This summer, I worked within The Ohio State University ATLAS group under the mentorship of our head of engineering, Dr. Shane Smith, on the development a data acquisition system for beam profile monitoring on the Proton Synchrotron particle accelerator at CERN. That probably makes no sense to anyone who has never dealt with particle accelerator before.  I know it didn’t to me when I was first working on developing this project with Prof. Kagan and Dr. Smith. Beam profile monitoring (BPM) is the process of detecting the amount of radiation passing through an area in some period of time. In the case of this project, I had to design a system that would be connected to a thin foil detector with between 40 and 50 square regions that would be placed in the beam in front or behind of an object being irradiated. Each square region generates a current on the scale of pico-Amperes. The system I designed, integrated these currents over the duration of a single spill (the period where particles are bombarding the device) from the particle accelerator, about 400 ms in this case. This integration gave a usable voltage that was scaled, inverted, buffered, and read by an analog-to-digital converter connected to an Arduino Yún. The Arduino Yún controlled the entire system from determining when integration was to occur, to what channel to read the voltage from, to determining when to collect data based on input signals. It also collected and sent all data out over the Internet to servers operated by CERN for analysis and display. Currently two BPM data acquisition systems are at CERN, connected to their respective sensors and reading data out. Two more are ready to ship but are being held back until six more are manufactured so that they all can be sent at once in time for the beginning of experiments in Spring.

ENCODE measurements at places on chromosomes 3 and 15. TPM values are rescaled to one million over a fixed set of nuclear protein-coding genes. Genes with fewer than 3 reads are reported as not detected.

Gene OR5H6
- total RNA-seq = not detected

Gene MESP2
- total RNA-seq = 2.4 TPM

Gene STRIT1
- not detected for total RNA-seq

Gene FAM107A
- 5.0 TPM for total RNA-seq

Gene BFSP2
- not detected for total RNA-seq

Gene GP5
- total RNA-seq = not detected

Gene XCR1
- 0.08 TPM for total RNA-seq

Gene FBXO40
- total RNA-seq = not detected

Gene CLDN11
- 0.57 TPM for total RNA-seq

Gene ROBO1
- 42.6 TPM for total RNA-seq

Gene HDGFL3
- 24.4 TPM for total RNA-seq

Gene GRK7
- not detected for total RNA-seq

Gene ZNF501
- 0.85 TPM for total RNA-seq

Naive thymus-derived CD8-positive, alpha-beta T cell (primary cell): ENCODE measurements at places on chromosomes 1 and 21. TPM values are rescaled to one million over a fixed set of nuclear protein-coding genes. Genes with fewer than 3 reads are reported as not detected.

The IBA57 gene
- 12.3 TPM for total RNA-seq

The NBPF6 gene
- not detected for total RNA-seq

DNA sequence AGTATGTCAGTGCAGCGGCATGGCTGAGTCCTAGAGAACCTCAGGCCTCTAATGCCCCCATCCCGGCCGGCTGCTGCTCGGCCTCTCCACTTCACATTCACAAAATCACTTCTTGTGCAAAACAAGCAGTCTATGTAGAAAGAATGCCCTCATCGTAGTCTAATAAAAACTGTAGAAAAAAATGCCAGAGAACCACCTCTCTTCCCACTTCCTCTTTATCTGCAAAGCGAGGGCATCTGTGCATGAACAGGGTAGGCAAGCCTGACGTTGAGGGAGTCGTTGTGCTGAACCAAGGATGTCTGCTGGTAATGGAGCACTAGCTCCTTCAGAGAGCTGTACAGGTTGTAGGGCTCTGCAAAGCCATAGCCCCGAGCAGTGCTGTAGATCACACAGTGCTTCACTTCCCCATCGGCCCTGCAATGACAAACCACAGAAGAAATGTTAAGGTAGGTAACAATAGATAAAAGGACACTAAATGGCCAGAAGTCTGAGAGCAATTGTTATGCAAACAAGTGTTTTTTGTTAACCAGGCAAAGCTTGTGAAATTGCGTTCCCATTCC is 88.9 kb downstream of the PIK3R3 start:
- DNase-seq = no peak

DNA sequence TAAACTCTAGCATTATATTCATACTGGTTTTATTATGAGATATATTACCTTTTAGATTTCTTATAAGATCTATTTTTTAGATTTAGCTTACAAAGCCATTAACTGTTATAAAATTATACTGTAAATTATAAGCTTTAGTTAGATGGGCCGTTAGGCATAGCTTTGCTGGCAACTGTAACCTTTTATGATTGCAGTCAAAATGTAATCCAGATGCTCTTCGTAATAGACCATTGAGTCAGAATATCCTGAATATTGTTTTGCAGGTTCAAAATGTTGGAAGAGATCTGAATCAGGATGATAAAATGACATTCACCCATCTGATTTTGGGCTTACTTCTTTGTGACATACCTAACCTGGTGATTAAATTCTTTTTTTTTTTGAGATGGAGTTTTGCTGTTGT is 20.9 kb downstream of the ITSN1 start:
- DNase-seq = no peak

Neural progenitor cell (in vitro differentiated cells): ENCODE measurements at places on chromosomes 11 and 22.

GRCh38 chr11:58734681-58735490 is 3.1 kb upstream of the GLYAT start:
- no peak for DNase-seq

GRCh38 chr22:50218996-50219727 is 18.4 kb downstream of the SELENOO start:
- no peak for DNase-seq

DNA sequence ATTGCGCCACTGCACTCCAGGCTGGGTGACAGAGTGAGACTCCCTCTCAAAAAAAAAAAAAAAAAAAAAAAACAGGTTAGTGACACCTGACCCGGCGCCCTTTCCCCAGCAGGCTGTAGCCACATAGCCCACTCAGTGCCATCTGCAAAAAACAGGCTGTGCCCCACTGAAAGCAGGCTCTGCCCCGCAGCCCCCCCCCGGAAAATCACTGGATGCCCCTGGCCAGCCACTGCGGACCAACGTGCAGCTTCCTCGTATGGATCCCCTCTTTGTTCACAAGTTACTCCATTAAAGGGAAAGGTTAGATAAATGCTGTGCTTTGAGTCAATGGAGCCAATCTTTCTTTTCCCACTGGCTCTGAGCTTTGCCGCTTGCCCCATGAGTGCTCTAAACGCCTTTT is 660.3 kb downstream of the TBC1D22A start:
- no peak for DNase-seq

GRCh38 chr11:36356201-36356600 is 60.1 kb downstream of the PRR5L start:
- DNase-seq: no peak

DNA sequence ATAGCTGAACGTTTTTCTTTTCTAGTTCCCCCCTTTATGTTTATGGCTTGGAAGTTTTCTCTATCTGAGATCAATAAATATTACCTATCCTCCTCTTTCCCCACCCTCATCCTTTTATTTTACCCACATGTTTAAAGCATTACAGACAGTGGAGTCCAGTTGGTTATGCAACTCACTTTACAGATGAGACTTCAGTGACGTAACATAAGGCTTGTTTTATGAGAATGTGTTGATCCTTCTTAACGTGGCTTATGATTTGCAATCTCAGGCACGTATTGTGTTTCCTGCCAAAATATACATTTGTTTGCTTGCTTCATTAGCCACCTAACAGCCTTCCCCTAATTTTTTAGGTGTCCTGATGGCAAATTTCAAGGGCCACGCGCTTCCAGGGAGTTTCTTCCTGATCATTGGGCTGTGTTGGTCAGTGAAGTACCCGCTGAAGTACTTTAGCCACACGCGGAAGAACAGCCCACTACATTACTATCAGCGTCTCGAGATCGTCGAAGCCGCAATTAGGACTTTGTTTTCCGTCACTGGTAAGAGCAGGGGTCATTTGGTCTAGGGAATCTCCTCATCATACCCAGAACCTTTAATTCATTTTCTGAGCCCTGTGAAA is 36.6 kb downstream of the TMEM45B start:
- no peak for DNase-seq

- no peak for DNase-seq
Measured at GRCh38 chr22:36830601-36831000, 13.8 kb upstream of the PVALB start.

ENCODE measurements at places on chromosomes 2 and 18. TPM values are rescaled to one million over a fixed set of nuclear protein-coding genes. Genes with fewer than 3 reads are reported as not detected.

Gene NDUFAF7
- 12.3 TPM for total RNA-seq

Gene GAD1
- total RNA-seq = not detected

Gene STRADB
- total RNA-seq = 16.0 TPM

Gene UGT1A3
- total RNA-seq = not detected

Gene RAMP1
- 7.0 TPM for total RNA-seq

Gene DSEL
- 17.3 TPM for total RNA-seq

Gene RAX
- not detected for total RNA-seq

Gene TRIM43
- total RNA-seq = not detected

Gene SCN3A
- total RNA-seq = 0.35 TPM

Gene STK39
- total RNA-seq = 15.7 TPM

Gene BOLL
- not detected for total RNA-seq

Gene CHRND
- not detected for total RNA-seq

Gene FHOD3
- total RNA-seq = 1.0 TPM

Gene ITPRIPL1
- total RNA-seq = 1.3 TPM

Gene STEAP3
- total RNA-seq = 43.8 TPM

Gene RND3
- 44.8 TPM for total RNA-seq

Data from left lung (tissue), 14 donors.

A picture of the internal workings of the BPM data acquisition system that I created for CERN this summer.

A picture of the internal workings of the BPM data acquisition system that I created for CERN this summer.